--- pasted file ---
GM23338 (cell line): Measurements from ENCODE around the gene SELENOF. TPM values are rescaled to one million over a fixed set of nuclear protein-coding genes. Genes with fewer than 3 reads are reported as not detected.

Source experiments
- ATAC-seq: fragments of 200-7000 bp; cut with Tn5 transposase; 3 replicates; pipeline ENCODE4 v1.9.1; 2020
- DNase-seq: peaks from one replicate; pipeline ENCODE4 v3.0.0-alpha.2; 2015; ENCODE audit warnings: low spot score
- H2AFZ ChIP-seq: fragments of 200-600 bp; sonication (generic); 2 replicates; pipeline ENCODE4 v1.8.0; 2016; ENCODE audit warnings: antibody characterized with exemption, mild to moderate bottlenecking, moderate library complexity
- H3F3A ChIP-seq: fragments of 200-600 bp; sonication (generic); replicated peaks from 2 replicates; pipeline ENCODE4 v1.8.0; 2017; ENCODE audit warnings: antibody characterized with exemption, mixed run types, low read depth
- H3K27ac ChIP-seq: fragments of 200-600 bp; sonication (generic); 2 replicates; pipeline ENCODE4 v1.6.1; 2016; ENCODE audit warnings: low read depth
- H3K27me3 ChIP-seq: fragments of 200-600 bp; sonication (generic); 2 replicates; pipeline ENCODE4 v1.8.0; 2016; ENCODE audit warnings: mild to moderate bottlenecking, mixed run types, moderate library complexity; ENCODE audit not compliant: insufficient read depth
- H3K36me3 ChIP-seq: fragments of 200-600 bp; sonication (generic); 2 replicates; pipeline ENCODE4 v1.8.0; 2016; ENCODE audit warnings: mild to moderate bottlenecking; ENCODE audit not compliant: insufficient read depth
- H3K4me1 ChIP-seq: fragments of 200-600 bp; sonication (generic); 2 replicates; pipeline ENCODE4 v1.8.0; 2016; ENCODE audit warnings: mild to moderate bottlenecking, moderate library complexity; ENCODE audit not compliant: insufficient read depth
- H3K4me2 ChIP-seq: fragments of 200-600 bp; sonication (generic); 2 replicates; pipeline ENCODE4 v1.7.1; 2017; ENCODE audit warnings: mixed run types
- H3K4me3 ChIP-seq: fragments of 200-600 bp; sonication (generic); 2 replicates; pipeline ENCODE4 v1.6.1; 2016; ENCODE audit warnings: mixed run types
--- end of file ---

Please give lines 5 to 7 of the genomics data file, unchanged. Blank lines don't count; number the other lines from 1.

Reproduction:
- H2AFZ ChIP-seq: fragments of 200-600 bp; sonication (generic); 2 replicates; pipeline ENCODE4 v1.8.0; 2016; ENCODE audit warnings: antibody characterized with exemption, mild to moderate bottlenecking, moderate library complexity
- H3F3A ChIP-seq: fragments of 200-600 bp; sonication (generic); replicated peaks from 2 replicates; pipeline ENCODE4 v1.8.0; 2017; ENCODE audit warnings: antibody characterized with exemption, mixed run types, low read depth
- H3K27ac ChIP-seq: fragments of 200-600 bp; sonication (generic); 2 replicates; pipeline ENCODE4 v1.6.1; 2016; ENCODE audit warnings: low read depth